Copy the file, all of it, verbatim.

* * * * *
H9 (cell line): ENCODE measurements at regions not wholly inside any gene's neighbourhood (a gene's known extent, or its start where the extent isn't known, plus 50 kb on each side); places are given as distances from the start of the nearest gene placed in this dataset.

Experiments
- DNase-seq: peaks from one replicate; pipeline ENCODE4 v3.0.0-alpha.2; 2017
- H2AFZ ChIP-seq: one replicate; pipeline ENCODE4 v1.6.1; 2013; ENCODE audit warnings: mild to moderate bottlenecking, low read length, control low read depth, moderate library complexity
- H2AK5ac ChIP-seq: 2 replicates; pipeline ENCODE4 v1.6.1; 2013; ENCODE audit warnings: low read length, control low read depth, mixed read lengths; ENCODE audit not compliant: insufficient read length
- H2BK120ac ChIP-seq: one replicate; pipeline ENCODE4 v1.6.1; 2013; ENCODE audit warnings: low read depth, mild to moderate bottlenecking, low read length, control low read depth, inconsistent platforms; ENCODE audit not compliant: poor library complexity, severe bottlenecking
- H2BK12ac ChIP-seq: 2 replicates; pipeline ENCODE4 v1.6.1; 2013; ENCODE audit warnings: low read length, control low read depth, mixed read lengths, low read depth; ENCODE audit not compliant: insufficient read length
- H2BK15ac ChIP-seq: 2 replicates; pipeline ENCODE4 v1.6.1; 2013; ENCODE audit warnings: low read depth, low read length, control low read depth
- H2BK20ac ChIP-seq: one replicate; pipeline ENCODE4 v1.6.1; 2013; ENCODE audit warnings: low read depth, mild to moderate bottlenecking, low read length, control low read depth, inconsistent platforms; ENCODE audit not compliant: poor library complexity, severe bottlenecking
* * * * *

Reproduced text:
H9 (cell line): ENCODE measurements at regions not wholly inside any gene's neighbourhood (a gene's known extent, or its start where the extent isn't known, plus 50 kb on each side); places are given as distances from the start of the nearest gene placed in this dataset.

Experiments
- DNase-seq: peaks from one replicate; pipeline ENCODE4 v3.0.0-alpha.2; 2017
- H2AFZ ChIP-seq: one replicate; pipeline ENCODE4 v1.6.1; 2013; ENCODE audit warnings: mild to moderate bottlenecking, low read length, control low read depth, moderate library complexity
- H2AK5ac ChIP-seq: 2 replicates; pipeline ENCODE4 v1.6.1; 2013; ENCODE audit warnings: low read length, control low read depth, mixed read lengths; ENCODE audit not compliant: insufficient read length
- H2BK120ac ChIP-seq: one replicate; pipeline ENCODE4 v1.6.1; 2013; ENCODE audit warnings: low read depth, mild to moderate bottlenecking, low read length, control low read depth, inconsistent platforms; ENCODE audit not compliant: poor library complexity, severe bottlenecking
- H2BK12ac ChIP-seq: 2 replicates; pipeline ENCODE4 v1.6.1; 2013; ENCODE audit warnings: low read length, control low read depth, mixed read lengths, low read depth; ENCODE audit not compliant: insufficient read length
- H2BK15ac ChIP-seq: 2 replicates; pipeline ENCODE4 v1.6.1; 2013; ENCODE audit warnings: low read depth, low read length, control low read depth
- H2BK20ac ChIP-seq: one replicate; pipeline ENCODE4 v1.6.1; 2013; ENCODE audit warnings: low read depth, mild to moderate bottlenecking, low read length, control low read depth, inconsistent platforms; ENCODE audit not compliant: poor library complexity, severe bottlenecking